New legislation introduced recently by Congressman Dan Benishek (R-MI) and Lisa Murkowski (R-AK) could soon affect large swaths of federal land. The Recreational Fishing & Hunting Heritage Opportunities Act of 2013, or H.R. 1825, will require the U.S. Forest Service (USFS) and Bureau of Land Management (BLM) to create an “open until closed” policy on millions of acres of public land. Previously, the rights of hunters, anglers, and other sportsmen to federal land was unclear and at times jeopardized by local politics.
“There is an open policy for sportmen’s use of federal land,” Congressman Benishek told Outdoor Hub in an interview. “It is not particularly spelled out in the use of federal land that specifically lists hunting, fishing, and shooting as a protected right because it was always assumed. This act actually codifies in statute that federal lands would be open until closed […] in order to protect access for hunting, fishing, and recreational shooting on federal land. I grew up in northern Michigan, and I’ve been a sportsman all my life like many people. We want to ensure that our children and our grandchildren will be able to enjoy federal lands forever.”
The bill’s language has been updated since earlier versions of the act was introduced in late 2011 and early 2012. The 2013 bill specifically states that it will not open national parks and protected wilderness areas. This addressed much of the criticism by environmental groups to the previous bill, which some interpreted as setting a precedent where national parks–along with memorials and other protected areas–will be opened to hunting. Other critics were concerned that the bill will allow the use of motorized vehicles in areas previously not allowed. Congressman Benishek stated that nowhere in the bill will change current motorized vehicle policies.
Safari Club International, a top hunting and conservation group, has already pledged its support for the bill. Many others are also expected to endorse the act, including the National Rifle Association and the U.S. Sportsmen’s Association, who both endorsed the bill last year.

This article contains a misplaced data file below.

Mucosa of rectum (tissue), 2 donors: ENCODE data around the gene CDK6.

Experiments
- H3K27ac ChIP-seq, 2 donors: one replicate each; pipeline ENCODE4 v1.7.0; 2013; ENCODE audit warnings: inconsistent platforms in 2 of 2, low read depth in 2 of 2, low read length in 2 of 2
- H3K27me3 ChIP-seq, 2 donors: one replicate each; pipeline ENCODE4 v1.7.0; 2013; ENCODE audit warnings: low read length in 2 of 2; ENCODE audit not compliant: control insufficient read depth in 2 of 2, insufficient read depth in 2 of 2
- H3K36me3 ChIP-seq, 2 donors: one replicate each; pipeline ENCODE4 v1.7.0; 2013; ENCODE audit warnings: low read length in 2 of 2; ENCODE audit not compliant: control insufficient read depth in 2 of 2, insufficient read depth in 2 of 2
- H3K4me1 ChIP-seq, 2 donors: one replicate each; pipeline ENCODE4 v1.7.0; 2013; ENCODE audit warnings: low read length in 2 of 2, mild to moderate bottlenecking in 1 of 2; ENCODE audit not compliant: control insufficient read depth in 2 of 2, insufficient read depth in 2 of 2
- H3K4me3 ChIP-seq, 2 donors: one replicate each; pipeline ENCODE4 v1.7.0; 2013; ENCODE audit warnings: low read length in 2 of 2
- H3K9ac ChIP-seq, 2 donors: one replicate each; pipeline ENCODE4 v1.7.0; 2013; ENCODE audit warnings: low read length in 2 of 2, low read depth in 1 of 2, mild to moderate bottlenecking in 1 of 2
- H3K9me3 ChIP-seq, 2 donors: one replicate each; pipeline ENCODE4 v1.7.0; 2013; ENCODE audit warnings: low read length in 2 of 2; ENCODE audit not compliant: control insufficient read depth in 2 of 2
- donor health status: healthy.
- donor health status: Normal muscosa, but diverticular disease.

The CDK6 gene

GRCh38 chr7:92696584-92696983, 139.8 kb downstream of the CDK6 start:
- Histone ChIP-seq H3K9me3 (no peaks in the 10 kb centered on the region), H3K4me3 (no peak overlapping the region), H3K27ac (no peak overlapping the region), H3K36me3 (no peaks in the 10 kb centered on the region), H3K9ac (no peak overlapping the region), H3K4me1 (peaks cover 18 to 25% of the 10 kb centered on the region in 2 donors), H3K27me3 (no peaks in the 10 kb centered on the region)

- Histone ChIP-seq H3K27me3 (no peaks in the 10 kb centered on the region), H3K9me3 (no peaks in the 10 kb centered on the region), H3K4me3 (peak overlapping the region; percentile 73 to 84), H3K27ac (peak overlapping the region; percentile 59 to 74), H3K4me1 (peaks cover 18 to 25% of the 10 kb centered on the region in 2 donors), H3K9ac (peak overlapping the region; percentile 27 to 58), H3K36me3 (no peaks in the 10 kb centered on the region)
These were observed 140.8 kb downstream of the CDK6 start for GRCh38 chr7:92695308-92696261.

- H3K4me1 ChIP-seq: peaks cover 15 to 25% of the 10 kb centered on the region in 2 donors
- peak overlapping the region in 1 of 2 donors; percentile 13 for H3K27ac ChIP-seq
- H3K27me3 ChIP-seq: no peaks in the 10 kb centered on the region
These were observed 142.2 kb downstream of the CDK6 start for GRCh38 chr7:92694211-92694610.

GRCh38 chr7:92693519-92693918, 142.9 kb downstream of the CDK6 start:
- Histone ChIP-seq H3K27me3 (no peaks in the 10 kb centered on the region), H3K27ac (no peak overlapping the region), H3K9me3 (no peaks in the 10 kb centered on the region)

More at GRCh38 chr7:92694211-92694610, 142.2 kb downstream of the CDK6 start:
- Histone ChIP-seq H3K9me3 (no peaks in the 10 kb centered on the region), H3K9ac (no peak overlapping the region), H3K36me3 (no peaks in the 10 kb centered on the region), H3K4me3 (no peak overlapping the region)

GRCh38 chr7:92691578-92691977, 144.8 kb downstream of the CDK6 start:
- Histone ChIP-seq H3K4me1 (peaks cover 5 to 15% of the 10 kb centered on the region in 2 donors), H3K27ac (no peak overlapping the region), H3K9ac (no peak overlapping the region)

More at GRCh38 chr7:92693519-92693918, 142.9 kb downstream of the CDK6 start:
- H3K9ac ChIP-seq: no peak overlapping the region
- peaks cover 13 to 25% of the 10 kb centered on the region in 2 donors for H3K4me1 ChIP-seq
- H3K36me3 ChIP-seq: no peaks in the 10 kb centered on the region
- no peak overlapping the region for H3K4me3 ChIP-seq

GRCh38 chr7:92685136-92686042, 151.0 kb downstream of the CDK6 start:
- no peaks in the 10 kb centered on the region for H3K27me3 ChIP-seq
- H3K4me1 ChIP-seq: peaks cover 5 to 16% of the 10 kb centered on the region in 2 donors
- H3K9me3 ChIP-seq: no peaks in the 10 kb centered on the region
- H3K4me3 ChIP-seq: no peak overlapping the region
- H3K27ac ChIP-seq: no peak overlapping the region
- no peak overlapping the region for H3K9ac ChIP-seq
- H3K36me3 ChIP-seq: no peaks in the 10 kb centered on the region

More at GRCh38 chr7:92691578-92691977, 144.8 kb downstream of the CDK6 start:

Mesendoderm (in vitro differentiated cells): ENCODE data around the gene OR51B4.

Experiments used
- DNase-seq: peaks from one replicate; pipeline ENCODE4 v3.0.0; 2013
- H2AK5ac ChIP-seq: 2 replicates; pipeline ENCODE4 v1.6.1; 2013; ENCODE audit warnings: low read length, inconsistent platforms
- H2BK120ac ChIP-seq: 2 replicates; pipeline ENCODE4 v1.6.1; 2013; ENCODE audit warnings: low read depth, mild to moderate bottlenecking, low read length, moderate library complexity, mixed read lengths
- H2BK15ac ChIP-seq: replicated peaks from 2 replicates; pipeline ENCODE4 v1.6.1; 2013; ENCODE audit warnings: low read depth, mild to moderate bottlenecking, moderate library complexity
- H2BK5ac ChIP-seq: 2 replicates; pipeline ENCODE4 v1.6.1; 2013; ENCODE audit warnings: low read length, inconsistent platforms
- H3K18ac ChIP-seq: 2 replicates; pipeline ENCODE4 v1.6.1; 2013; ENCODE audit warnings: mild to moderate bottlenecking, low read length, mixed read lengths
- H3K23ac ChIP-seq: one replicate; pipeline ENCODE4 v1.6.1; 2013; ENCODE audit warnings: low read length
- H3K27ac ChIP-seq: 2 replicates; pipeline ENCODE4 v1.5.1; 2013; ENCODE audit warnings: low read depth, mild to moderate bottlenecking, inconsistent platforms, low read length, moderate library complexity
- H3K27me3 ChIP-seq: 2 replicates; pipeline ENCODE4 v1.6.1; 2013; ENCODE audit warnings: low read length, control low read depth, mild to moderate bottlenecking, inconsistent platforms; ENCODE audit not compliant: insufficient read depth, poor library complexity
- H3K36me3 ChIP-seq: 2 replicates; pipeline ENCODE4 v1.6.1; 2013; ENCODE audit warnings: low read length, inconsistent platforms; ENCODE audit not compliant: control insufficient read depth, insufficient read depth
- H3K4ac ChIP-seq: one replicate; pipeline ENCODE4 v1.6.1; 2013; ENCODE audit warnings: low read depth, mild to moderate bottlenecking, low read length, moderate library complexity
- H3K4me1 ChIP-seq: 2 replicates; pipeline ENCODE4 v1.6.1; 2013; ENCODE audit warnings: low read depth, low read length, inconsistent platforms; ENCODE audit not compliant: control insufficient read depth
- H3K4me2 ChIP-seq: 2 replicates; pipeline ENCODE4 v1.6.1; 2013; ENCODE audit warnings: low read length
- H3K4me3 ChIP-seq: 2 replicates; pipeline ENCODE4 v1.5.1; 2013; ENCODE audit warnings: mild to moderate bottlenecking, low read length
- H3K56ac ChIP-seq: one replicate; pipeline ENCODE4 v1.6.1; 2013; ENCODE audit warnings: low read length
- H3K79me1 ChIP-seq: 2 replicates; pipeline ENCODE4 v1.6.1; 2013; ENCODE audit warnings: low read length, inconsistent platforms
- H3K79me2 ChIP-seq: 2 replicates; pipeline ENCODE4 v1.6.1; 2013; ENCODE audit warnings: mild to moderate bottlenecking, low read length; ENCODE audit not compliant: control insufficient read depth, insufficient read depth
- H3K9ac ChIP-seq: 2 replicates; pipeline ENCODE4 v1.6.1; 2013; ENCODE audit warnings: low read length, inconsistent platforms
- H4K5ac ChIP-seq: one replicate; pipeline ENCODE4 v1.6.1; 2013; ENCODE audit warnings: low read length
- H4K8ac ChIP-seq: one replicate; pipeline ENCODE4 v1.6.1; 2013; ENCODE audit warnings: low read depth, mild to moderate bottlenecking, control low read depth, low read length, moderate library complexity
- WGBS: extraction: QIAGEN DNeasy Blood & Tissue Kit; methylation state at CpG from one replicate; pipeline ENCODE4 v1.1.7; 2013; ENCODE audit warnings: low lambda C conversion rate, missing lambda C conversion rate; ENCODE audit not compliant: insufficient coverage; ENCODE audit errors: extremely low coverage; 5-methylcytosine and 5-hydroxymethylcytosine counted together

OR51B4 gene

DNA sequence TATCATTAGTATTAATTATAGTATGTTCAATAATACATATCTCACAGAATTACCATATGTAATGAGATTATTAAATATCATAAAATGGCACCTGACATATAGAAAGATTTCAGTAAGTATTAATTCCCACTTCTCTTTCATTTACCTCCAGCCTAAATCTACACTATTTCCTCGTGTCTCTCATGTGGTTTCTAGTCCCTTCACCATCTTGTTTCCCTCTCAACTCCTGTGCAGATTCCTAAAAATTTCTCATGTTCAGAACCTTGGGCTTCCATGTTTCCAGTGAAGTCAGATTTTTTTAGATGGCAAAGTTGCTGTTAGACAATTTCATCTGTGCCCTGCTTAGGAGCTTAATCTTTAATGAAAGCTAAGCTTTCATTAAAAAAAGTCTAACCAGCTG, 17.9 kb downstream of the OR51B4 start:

According to SCI, the bill will:
- Establishes an “open unless closed” policy for recreational hunting, fishing and shooting on lands managed by the USFS and BLM.
- Retains the discretion of federal land management agencies to establish closures or restrictions, pursuant to existing legal authorities, where and when the agencies determine that such closures or restrictions are appropriate or necessary.
- Directs management of federal public lands to facilitate the use of and access to these lands for recreational hunting, fishing and shooting with certain exceptions such as for national security and within the limitations of other Federal statutes.
- Requires that recreational hunting, fishing, and shooting be addressed in land management plans in order to protect public access and to encourage proactive management of these activities.
- Prevents the sudden closure of lands to recreational hunting, fishing, and shooting without public knowledge or input, or when lacking sound scientific support.
- Asserts the authority of the state fish and wildlife agency and ensures that hunting seasons are not unnecessarily restricted by federal land managers.
- Expressly does not open national parks managed by the National Park Service to recreational hunting or shooting. It does not open lands designated as wilderness to activities prohibited by the Wilderness Act.
The area affected by the bill is estimated by SCI’s Nelson Freeman to be around 600 million acres of federal land.
“Without question, these are some of the most valued lands for American hunters,” Freeman wrote in an email.
The bill is currently on its way to a committee hearing later this week, where it is expected to pass. If signed into law, Benishek expects the act to take effect later this year.
When asked why sportsmen should support this legislation, Congressman Benishek replied, “We’ve been the target of an onslaught of anti-hunting and -fishing environmental groups who have been using every opportunity to limit peoples’ access to federal land and forests. It is the intent of the federal forests when they were created to be for multi-use. This codifies in law that hunting and fishing will be allowed. I think it is a good thing.”
An avid grouse and whitetail hunter, Benishek intends to try his hand at crossbow hunting next season.
More information on the bill can be found here.